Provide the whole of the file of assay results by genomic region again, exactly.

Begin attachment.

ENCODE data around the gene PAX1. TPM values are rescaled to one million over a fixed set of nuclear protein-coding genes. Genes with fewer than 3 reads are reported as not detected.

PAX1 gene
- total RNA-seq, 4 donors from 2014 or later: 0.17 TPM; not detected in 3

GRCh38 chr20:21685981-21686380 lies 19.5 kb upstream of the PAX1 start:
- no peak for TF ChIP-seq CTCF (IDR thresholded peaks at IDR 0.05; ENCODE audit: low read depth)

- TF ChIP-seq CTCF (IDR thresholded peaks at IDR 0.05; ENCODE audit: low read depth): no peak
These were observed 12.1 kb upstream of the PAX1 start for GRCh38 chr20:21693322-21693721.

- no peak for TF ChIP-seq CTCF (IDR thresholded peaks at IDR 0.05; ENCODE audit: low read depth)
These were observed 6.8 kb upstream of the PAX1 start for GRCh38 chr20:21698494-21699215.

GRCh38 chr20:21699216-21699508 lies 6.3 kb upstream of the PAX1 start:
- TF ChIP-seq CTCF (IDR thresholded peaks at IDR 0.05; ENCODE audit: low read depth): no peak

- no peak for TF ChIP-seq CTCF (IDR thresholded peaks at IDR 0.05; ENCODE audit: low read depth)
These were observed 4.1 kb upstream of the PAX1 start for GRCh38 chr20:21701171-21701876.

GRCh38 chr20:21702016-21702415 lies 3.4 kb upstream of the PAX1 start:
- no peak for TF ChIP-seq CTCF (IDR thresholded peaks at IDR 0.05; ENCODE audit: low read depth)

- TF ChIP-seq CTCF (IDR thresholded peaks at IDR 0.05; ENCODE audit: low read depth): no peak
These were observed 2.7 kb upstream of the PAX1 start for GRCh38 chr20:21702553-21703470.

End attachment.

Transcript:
ENCODE data around the gene PAX1. TPM values are rescaled to one million over a fixed set of nuclear protein-coding genes. Genes with fewer than 3 reads are reported as not detected.

PAX1 gene
- total RNA-seq, 4 donors from 2014 or later: 0.17 TPM; not detected in 3

GRCh38 chr20:21685981-21686380 lies 19.5 kb upstream of the PAX1 start:
- no peak for TF ChIP-seq CTCF (IDR thresholded peaks at IDR 0.05; ENCODE audit: low read depth)

- TF ChIP-seq CTCF (IDR thresholded peaks at IDR 0.05; ENCODE audit: low read depth): no peak
These were observed 12.1 kb upstream of the PAX1 start for GRCh38 chr20:21693322-21693721.

- no peak for TF ChIP-seq CTCF (IDR thresholded peaks at IDR 0.05; ENCODE audit: low read depth)
These were observed 6.8 kb upstream of the PAX1 start for GRCh38 chr20:21698494-21699215.

GRCh38 chr20:21699216-21699508 lies 6.3 kb upstream of the PAX1 start:
- TF ChIP-seq CTCF (IDR thresholded peaks at IDR 0.05; ENCODE audit: low read depth): no peak

- no peak for TF ChIP-seq CTCF (IDR thresholded peaks at IDR 0.05; ENCODE audit: low read depth)
These were observed 4.1 kb upstream of the PAX1 start for GRCh38 chr20:21701171-21701876.

GRCh38 chr20:21702016-21702415 lies 3.4 kb upstream of the PAX1 start:
- no peak for TF ChIP-seq CTCF (IDR thresholded peaks at IDR 0.05; ENCODE audit: low read depth)

- TF ChIP-seq CTCF (IDR thresholded peaks at IDR 0.05; ENCODE audit: low read depth): no peak
These were observed 2.7 kb upstream of the PAX1 start for GRCh38 chr20:21702553-21703470.